Castro’s retirement comes as Cuba, one of the last communist run-countries in the world, is facing multiple challenges. Its economy shrank 11 percent in 2020 due to the pandemic, and it’s been grappling with tightened U.S. sanctions and a decline in aid from its ally, Venezuela. The government lacks hard currency to import food and medicine, which means endless lines outside stores when food becomes available, and one meal a day for some families.

The country is also dealing with a spike in Covid-19 cases. Strict lockdowns and measures have kept the numbers of cases and deaths below those of most countries in the region, but they have also tested the patience of many Cubans. Cuba has developed five vaccine candidates and two are in late-stage trials.

The country’s challenges have led to public discontent at levels rarely seen since the 1959 communist revolution. Mobile internet has allowed videos of protests to quickly spread among Cubans and also helped activists mobilize. A large protest in November by artists demanding greater freedom of expression made headlines across the globe.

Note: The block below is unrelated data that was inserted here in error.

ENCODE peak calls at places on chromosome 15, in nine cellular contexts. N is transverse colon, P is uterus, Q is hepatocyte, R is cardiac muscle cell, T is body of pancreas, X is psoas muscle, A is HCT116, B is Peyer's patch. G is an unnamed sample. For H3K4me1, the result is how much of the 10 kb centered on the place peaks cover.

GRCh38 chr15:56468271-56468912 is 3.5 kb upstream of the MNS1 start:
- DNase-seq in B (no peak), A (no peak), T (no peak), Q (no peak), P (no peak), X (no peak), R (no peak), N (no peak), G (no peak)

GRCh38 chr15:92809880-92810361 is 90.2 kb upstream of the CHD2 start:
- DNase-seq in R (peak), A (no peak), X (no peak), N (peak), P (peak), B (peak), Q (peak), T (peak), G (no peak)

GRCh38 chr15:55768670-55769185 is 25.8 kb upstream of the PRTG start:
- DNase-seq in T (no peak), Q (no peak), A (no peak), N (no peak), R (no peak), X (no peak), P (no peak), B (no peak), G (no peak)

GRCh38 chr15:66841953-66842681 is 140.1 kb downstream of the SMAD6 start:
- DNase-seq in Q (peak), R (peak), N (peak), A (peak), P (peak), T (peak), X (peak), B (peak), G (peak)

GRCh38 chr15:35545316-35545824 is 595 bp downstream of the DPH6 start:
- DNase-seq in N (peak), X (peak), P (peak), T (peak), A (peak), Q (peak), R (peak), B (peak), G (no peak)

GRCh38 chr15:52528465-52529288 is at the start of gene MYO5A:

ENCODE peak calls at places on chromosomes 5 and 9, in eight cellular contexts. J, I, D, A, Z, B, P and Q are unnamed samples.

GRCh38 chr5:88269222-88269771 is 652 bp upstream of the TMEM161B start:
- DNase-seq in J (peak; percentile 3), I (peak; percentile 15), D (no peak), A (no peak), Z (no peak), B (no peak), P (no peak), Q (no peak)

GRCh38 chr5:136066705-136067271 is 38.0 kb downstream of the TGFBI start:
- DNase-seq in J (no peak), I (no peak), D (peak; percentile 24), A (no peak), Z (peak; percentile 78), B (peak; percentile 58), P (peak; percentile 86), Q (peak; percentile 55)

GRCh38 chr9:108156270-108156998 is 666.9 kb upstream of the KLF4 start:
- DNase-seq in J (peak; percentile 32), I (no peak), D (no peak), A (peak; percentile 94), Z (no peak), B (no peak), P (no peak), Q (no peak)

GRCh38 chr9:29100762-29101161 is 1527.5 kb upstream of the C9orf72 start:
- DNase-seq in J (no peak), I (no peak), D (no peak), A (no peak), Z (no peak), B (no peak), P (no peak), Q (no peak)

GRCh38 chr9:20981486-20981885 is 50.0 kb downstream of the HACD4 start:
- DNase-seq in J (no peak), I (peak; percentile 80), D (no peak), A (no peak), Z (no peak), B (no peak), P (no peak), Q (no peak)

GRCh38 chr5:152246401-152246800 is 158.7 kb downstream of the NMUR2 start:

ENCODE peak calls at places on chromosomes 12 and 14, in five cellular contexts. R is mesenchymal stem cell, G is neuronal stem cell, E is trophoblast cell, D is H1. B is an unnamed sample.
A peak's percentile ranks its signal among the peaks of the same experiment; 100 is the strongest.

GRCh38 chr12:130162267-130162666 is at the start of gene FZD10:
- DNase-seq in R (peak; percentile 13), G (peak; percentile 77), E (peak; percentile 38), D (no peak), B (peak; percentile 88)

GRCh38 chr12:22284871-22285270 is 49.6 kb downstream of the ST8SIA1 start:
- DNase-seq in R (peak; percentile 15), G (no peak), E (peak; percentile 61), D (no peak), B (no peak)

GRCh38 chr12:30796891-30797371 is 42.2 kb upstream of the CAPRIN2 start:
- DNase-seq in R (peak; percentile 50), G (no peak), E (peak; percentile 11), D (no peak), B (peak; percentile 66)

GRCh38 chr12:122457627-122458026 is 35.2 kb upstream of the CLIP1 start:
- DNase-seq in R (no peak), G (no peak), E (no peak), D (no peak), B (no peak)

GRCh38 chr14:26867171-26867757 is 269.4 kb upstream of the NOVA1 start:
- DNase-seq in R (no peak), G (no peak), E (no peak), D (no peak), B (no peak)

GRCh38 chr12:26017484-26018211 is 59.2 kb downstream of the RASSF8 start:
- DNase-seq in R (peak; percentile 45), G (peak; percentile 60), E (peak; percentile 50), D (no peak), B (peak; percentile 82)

President Joe Biden campaigned on reversing some of the previous administration’s harsh measures, such as limits on remittances and restricted travel to the island by Americans while focusing on human rights. But so far, administration officials have indicated they won’t be making changes anytime soon. Juan Gonzalez, executive director of the National Security Council, said recently that the “political moment” has changed from the Obama administration years and that “oppression against Cubans is worse today than perhaps during the Bush years.”

Disenchantment in the island over the country’s centrally planned system, stagnant economy and decaying infrastructure has been brewing for years, especially among younger Cubans. During the Communist Party’s congress in 2011, a set of ambitious economic reforms were promised that have not been fully implemented.

Fidel Castro and Raul Castro wave during the annual May Day parade in Revolution Plaza in Havana, May 1, 1973.Cristoval Pascual / AP

Victoria Hernández 37, an entrepreneur who sells products such as hangers and batteries in East Havana, says she does not expect much from the congress.

“I think our officials should change their mentality more to improve things. Right now what we’re thinking about is food. I want to also think about having a car, a better house,” she said.

Need for economic reform